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Providing further proof of the increasing professionalisation of the cyber criminal underground, the number of data breaches motivated for financial gain has grown by more than 15% in the past year to 86%, according to 2020 edition of Verizon Business’ annual Data Breach Investigations Report (DBIR), which has grown over the past 13 years into a landmark study of the cyber security landscape.
The latest edition of the DBIR also reported that 67% of data breaches resulted from credential theft, human error or social attacks, and saw attacks through web applications double to 43%, reflecting the growth in use of cloud-based services.
However, and reckoning without the impact of the Covid-19 coronavirus pandemic, which began after the data was compiled, Verizon said it also found cause for optimism – fewer than one in 20 hacks involve known vulnerabilities, suggesting people are getting the message that patching is one of the quickest and simplest things they can do to protect themselves, and the fact that cyber criminals use clearly identified “breach pathways” means defenders already have an almost innate advantage against cyber criminals, if they care to capitalise on it.
Report co-author Gabriel Bassett told Computer Weekly that the headline findings on the financial motivation behind cyber attacks reflected to some extent the nature of the cyber criminal world.
“A lot of times cyber espionage gets more mindshare because, let’s be honest, it’s cooler, it’s more interesting, it’s more exciting,” he said. “But the reality is that the vast majority of hackers are just out there to make a buck, and they’re out there to make a buck in the quickest and easiest way possible.”
Bassett said this drive for money also went some way to explaining the part of the data that shows the majority of breaches seen in the wild are not terribly complex, and tend to have, at most, three or fewer discrete actions involved, such as convincing someone to click a link in a phishing email, using their credentials to log in to the target network, and then encrypting its systems with ransomware.
“Attackers are not only in there for financial gain,” said Bassett. “They’re in there to do it quickly and easily, which really suggests how organisations should go about defending themselves.
“First, if you haven’t done the basics, if you haven’t stopped those attacks that only take one or two or three actions, then you need to target those first because the attackers go for the easy targets first and you want to do anything you can to make yourself a slightly less easy target.
“You don’t have to be perfect, you just have to make things slightly harder for the attacker because there are so many targets out there that there’s no reason for them to target you if they could target another 10 slightly easier-to-target organisations in the same time.”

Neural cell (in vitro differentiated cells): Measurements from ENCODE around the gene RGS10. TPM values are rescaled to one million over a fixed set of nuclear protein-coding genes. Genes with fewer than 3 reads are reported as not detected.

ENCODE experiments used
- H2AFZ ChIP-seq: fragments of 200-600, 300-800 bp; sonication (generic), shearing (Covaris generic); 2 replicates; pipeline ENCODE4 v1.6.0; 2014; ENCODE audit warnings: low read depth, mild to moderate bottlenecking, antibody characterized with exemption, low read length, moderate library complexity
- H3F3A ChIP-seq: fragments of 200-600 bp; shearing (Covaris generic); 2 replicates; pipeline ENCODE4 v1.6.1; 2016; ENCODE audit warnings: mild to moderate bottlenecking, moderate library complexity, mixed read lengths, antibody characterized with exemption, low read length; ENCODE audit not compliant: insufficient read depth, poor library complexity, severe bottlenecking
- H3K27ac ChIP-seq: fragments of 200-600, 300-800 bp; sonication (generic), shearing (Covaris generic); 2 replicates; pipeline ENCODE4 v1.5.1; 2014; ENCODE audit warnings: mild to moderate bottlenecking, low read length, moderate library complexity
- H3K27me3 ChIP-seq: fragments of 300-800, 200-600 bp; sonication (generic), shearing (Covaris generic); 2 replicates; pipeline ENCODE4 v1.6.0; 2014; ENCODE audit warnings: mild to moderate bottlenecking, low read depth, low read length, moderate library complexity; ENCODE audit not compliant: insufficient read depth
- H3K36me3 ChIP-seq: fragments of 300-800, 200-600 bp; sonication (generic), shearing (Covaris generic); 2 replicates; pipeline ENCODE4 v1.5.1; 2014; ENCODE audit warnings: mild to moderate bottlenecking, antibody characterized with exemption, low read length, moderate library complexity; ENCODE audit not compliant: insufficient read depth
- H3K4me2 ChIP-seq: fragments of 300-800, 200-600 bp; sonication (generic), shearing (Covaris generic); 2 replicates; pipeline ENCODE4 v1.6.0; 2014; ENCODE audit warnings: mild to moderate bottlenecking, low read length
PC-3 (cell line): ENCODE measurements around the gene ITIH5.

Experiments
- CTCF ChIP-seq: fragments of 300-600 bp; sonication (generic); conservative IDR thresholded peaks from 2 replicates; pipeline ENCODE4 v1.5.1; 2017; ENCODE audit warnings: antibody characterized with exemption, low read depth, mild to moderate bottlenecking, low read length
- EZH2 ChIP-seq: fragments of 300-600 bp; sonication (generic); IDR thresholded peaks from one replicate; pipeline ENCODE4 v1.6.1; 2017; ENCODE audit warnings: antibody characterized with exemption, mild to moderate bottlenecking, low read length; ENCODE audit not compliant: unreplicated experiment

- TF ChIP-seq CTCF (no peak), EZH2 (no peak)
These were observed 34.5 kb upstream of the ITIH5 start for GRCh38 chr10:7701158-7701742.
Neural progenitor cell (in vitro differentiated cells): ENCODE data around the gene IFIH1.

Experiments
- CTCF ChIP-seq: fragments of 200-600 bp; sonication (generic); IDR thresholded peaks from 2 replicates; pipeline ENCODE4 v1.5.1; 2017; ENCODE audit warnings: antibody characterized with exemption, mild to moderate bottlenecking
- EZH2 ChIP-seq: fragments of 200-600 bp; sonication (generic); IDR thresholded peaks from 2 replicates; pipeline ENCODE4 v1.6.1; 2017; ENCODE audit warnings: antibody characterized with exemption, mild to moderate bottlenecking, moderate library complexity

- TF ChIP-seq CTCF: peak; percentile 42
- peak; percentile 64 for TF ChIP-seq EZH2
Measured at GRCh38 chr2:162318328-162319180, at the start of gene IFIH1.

As these staged attacks will almost always follow the same kind of pattern, Verizon said canny defenders could even analyse attacks when in progress to determine what hackers are trying to breach. This defensive advantage can help security teams better understand where their security defences need to be concentrated, said the firm.
“We often forget that there is this progression within attacks,” said Bassett. “The attacker has to start somewhere, they have to do these other steps, and they have the opportunity to fail in their attack at every step along the way. By thinking in that way, we open up different ways to defend.
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“So if you know to expect that a lot of attacks start with phishing and then steal credentials and then potentially install malware, maybe what you want to do is stop the phishing emails, or maybe you want to try to stop phishing emails, but also emphasise your employees reporting when they get phished, with the intent of decreasing the time the attacker has to execute.
“If you think in terms of paths, you can say ‘I can choose where I want to meet this threat along the path and I can choose to meet them at the place that is most advantageous to me as the defender’.”
Besides wide-ranging insights into the current threat landscape, the 2020 edition of the DBIR also contains more detailed insight into multiple different verticals than it ever has before.
In terms of some of the more frequently targeted industries, Verizon found that 30% of breaches in the financial and insurance sectors were caused by web application attacks driven by malicious actors using stolen credentials, while healthcare saw more breaches occurring through human error.
The wider public sector was also liable to suffer accidents caused by insiders, and is also more prone to ransomware, as is the education sector. In retail, 99% of incidents were financially motivated, with payment data particularly prized, and in manufacturing, external threat actors tended to use malware such as password dumpers, data capturers and downloaders to obtain proprietary data.
The full report, which runs to well over 100 pages, can be downloaded from Verizon’s website. Its compilers analysed more than 32,000 security incidents, 3,950 of them confirmed breaches, with input from 81 organisations, including cyber security suppliers and national and regional government cyber security and law enforcement agencies from Australia, Ireland, Malaysia, Spain and the US, among other countries.